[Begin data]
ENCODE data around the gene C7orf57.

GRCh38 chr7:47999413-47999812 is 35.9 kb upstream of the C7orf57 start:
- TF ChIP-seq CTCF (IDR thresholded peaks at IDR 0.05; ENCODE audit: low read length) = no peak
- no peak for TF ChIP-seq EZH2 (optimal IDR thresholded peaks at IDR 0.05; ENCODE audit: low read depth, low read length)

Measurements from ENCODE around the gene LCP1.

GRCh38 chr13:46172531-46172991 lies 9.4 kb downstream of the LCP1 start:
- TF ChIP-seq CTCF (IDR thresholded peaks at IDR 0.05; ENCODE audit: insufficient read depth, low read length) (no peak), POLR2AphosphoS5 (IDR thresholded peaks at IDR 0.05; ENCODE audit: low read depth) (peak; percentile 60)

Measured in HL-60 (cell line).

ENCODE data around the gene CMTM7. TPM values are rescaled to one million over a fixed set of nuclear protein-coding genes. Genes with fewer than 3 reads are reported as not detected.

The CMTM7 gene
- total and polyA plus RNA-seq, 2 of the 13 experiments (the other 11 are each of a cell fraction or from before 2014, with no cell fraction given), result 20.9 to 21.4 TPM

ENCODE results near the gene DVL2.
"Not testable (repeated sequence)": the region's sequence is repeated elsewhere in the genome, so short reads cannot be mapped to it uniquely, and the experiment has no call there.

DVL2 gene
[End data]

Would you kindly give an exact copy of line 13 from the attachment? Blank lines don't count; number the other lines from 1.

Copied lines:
"Not testable (repeated sequence)": the region's sequence is repeated elsewhere in the genome, so short reads cannot be mapped to it uniquely, and the experiment has no call there.